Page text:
“When he walked off the stage, President Trump let me know he had spoken metaphorically about the march to Capitol Hill,” Meadows wrote. “He knew as well as anyone that we couldn’t organize such a trip on such short notice. It was clear the whole time that he had no intention of walking down Pennsylvania Avenue with the crowds. ”

The book rightly notes that only a fraction of rally enthusiasts found themselves inside the Capitol, and some people were already wreaking havoc on Capitol Hill before Trump finished speaking.

But Meadows’ account that crowds of supporters did not take Trump’s comments seriously was contradicted by many rioters themselves. According to court documents, many rioters later said in interviews with the FBI that they did not intend to go to the Capitol but were inspired by Trump’s speech and that they expected him to be there too.

He called the insurgency “shameful” and “regrettable” but said the violence was orchestrated by “a small group of people” and “a handful of fanatics”. Officials said about 2,000 people raped the Capitol that day and more than 680 people were charged with federal crimes. There have been hundreds of assaults on police, injuring 140 people.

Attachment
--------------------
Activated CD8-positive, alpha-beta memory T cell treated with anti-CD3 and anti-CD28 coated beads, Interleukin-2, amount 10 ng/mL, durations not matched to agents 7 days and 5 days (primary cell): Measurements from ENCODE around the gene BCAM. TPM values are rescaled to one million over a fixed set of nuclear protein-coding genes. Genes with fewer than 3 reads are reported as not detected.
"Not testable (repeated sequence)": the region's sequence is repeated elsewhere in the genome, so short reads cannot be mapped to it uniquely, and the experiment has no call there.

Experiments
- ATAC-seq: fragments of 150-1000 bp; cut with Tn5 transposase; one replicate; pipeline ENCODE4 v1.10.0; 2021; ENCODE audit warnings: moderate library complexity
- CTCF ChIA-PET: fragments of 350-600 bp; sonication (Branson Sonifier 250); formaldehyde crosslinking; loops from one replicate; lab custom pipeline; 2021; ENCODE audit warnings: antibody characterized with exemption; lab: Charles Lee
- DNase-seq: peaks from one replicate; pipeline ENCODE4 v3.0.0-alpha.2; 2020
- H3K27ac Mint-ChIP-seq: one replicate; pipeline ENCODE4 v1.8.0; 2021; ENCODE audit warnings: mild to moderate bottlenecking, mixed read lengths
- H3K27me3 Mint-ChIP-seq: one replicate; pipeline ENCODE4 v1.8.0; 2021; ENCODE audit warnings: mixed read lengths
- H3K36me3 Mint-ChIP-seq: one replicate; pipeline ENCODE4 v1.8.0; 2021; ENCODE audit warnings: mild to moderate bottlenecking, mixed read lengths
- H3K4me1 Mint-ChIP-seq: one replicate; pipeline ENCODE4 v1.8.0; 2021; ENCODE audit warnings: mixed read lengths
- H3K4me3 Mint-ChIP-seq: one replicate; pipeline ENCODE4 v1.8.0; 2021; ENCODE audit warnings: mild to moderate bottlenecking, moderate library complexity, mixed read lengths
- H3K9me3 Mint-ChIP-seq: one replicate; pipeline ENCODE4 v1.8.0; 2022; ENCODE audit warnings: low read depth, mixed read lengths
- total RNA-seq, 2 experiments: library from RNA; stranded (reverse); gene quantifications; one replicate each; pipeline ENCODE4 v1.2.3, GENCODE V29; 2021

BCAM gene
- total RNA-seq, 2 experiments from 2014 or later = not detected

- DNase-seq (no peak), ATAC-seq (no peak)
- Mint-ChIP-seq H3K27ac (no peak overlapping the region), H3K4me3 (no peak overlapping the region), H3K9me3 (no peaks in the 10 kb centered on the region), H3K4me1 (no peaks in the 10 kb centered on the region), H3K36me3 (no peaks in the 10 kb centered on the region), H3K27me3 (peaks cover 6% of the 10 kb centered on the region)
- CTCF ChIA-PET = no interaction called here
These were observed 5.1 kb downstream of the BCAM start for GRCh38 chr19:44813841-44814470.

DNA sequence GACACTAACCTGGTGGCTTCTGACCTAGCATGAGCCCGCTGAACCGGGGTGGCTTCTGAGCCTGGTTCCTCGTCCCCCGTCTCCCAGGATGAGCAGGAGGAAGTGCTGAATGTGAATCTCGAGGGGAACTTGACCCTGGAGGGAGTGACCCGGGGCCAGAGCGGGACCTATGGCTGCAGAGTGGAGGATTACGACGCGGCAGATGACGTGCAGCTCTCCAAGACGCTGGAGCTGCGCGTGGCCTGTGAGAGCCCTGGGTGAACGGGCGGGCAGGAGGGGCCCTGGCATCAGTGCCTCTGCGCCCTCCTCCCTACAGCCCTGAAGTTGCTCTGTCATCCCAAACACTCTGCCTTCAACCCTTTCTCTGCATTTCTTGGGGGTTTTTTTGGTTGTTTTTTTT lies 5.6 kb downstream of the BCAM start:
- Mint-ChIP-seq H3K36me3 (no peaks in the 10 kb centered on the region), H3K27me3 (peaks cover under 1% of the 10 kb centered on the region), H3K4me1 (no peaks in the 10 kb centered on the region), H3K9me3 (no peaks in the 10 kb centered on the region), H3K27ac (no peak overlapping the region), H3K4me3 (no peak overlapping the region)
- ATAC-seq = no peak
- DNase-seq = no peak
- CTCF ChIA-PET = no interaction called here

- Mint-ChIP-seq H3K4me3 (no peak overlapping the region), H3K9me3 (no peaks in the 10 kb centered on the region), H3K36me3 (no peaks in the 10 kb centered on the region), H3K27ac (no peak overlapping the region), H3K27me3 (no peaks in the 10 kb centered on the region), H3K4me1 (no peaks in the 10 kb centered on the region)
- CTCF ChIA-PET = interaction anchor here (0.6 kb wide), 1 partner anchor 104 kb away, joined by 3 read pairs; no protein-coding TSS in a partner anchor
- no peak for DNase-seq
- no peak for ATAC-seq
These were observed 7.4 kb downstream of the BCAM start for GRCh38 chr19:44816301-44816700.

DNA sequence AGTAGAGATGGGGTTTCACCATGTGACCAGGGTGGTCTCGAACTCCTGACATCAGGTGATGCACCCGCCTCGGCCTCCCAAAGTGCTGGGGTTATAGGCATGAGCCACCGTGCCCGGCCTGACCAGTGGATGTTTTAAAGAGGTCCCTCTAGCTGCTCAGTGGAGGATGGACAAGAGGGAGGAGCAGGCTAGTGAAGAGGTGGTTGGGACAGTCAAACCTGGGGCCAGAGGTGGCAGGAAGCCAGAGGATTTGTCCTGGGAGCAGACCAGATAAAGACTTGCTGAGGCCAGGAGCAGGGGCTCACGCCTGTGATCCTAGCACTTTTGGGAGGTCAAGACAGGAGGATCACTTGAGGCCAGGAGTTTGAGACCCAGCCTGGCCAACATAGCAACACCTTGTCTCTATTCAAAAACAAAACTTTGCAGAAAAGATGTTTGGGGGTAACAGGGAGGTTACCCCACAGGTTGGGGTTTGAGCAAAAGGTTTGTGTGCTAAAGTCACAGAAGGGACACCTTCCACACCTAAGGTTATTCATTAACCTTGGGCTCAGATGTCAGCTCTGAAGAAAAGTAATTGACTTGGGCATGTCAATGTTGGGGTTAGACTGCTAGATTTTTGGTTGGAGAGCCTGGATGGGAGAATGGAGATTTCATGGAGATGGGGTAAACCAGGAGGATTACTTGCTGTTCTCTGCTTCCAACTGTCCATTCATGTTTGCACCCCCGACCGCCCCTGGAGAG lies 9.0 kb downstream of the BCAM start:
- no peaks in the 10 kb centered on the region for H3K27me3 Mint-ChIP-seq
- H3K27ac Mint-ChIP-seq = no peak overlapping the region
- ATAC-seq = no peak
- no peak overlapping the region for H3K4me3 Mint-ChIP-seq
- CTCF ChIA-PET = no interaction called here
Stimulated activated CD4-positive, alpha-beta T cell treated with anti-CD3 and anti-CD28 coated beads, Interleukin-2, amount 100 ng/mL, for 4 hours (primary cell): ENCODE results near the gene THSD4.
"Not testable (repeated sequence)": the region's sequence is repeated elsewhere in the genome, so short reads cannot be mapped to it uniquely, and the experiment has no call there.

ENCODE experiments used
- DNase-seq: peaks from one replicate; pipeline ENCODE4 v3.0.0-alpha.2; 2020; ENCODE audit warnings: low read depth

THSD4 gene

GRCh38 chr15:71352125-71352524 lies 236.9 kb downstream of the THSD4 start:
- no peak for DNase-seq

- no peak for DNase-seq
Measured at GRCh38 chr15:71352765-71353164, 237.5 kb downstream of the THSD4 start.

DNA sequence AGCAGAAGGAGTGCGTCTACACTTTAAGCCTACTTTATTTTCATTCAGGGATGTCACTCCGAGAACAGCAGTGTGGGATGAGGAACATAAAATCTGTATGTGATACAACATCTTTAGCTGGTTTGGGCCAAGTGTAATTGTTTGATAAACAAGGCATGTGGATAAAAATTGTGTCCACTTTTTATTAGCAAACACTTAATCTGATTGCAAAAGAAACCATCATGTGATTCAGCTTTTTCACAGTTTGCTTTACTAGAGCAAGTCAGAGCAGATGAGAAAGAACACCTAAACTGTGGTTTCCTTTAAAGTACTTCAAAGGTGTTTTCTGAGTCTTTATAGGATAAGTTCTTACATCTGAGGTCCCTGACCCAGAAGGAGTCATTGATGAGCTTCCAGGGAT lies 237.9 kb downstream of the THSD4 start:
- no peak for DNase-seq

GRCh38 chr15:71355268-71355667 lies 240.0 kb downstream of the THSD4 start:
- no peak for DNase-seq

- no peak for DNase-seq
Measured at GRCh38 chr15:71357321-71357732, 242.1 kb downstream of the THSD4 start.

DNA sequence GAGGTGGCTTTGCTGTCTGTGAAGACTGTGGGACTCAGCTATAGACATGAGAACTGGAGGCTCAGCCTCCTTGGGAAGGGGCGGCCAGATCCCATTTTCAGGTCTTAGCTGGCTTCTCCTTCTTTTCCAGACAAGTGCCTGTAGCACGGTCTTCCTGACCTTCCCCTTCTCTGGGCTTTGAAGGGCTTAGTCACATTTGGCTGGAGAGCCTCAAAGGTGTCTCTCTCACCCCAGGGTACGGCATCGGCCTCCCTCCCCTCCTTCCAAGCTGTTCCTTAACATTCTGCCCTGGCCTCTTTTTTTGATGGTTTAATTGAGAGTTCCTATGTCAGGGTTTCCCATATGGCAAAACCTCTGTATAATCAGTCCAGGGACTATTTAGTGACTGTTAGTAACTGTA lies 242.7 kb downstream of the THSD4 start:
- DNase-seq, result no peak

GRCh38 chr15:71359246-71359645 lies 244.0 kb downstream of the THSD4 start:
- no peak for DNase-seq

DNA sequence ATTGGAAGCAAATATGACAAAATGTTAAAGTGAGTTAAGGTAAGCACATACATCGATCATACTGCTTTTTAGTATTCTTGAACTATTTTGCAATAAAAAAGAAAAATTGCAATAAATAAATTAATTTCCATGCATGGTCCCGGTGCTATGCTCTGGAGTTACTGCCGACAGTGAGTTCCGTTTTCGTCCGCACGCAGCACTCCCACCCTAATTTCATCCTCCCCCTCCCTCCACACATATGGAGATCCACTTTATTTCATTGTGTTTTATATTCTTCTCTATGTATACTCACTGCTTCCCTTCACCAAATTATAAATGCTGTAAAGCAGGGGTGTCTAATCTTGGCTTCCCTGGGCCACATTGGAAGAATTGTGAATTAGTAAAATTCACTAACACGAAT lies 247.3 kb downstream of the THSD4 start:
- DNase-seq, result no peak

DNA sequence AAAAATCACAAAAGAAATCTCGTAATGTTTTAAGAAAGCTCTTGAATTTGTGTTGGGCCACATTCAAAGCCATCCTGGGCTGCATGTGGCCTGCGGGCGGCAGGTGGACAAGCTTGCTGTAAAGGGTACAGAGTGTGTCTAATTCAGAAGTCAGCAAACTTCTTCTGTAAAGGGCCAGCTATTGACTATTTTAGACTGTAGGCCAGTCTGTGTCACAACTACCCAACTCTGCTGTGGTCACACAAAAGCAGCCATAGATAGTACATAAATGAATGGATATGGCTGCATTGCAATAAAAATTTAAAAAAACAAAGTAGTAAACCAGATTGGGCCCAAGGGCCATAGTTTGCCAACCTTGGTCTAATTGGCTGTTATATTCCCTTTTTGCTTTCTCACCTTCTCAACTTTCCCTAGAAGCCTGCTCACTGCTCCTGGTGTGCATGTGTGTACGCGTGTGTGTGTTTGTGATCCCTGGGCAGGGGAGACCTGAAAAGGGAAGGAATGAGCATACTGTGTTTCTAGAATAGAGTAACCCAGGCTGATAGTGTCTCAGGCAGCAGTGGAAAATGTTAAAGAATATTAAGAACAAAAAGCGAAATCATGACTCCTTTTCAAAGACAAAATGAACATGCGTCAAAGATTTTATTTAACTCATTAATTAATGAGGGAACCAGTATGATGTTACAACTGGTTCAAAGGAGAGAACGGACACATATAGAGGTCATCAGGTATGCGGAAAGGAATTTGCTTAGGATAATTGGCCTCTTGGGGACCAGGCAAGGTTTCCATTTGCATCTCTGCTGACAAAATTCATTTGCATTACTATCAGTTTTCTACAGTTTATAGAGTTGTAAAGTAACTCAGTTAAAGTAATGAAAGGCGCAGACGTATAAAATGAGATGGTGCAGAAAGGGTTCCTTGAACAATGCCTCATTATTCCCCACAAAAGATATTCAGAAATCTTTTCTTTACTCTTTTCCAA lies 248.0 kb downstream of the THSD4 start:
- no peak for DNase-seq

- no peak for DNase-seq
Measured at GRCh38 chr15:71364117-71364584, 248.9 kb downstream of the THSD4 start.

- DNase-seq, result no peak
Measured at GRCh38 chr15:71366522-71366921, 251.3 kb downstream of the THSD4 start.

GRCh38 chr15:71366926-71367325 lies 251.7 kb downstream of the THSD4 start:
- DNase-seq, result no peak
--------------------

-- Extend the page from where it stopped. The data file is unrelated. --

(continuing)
From the first pages of the memoir, Meadows embraces and promotes the lie that Trump won the election.

At one point, Meadows falsely claims that almost everyone who voted for Trump in the last year believes the election was rigged. Referring to the “forgotten men and women Trump served so well,” Meadows said, “There are over 70 million of these people, all of whom believe they have been swindled during President Trump’s four more years.”

A wide range of cybersecurity officials, federal judges and election officials from both sides, as well as post-election audits and recounts confirmed that the 2020 election was not tainted. Trump lost the Electoral College vote and lagged behind Biden in the popular vote of more than 7 million ballots. Trump finished with around 74 million votes, compared to Biden’s 81 million.

Meadows describes private conversations with Trump where he and other officials attempted to explain to the former president how he lost the election. Members of the select committee said Trump’s efforts to overturn the election are a key part of their investigation, and the disclosures could help the committee as it tries to unveil details to Trump’s aides.